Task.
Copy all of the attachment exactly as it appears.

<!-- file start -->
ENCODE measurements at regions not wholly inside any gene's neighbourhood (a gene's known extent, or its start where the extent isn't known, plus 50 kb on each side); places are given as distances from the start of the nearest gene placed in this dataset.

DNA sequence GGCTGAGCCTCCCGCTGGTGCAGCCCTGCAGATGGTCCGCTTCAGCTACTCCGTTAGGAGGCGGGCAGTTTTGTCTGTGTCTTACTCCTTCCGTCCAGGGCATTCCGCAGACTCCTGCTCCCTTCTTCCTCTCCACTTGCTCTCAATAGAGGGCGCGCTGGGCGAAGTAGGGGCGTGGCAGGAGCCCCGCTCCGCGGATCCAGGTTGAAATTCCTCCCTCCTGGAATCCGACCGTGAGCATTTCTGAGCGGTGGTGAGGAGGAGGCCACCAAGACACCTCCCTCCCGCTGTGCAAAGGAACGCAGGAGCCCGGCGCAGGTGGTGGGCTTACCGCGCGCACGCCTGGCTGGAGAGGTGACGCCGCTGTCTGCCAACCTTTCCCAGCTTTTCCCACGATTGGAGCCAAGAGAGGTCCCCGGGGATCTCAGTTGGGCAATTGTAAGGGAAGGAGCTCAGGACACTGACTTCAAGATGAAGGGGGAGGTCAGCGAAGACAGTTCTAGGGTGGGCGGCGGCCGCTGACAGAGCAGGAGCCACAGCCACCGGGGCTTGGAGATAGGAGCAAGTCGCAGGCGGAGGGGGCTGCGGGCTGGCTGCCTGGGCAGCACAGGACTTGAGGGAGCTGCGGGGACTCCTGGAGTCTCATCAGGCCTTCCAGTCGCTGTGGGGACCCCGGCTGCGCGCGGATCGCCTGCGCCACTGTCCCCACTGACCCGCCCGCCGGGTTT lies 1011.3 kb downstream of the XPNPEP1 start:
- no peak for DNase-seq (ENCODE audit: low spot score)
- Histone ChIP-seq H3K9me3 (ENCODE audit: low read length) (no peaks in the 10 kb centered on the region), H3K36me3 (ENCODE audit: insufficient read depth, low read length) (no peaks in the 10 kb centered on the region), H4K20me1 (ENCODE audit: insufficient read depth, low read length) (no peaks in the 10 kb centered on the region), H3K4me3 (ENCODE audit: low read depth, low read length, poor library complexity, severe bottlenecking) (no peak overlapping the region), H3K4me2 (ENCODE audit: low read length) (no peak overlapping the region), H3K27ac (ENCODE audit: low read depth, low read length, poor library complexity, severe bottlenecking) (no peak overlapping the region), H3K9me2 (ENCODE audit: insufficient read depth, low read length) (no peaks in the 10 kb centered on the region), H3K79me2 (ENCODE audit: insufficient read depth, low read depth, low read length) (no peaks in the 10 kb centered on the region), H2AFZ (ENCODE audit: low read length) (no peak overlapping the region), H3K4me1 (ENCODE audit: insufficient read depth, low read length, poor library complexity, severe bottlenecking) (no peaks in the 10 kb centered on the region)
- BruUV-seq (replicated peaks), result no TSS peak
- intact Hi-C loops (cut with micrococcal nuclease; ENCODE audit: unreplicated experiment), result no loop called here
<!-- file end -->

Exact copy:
ENCODE measurements at regions not wholly inside any gene's neighbourhood (a gene's known extent, or its start where the extent isn't known, plus 50 kb on each side); places are given as distances from the start of the nearest gene placed in this dataset.

DNA sequence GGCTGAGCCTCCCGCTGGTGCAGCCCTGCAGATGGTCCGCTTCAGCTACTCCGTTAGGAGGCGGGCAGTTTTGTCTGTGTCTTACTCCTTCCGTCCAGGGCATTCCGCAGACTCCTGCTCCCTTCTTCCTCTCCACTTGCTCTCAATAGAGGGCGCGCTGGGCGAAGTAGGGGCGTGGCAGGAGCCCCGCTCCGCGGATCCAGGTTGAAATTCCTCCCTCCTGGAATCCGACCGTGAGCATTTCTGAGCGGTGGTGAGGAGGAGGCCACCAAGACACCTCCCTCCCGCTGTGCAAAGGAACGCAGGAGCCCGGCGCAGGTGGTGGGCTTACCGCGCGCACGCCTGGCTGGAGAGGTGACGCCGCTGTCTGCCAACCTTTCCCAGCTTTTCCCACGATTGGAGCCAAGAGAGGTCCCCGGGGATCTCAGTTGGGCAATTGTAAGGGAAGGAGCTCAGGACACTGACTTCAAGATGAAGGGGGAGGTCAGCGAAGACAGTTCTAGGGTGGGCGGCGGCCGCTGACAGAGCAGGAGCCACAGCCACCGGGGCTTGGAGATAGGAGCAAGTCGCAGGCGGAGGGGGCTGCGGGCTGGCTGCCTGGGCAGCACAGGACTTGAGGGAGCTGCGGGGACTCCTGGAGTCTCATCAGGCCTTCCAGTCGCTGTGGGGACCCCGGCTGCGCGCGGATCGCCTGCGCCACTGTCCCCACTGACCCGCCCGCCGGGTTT lies 1011.3 kb downstream of the XPNPEP1 start:
- no peak for DNase-seq (ENCODE audit: low spot score)
- Histone ChIP-seq H3K9me3 (ENCODE audit: low read length) (no peaks in the 10 kb centered on the region), H3K36me3 (ENCODE audit: insufficient read depth, low read length) (no peaks in the 10 kb centered on the region), H4K20me1 (ENCODE audit: insufficient read depth, low read length) (no peaks in the 10 kb centered on the region), H3K4me3 (ENCODE audit: low read depth, low read length, poor library complexity, severe bottlenecking) (no peak overlapping the region), H3K4me2 (ENCODE audit: low read length) (no peak overlapping the region), H3K27ac (ENCODE audit: low read depth, low read length, poor library complexity, severe bottlenecking) (no peak overlapping the region), H3K9me2 (ENCODE audit: insufficient read depth, low read length) (no peaks in the 10 kb centered on the region), H3K79me2 (ENCODE audit: insufficient read depth, low read depth, low read length) (no peaks in the 10 kb centered on the region), H2AFZ (ENCODE audit: low read length) (no peak overlapping the region), H3K4me1 (ENCODE audit: insufficient read depth, low read length, poor library complexity, severe bottlenecking) (no peaks in the 10 kb centered on the region)
- BruUV-seq (replicated peaks), result no TSS peak
- intact Hi-C loops (cut with micrococcal nuclease; ENCODE audit: unreplicated experiment), result no loop called here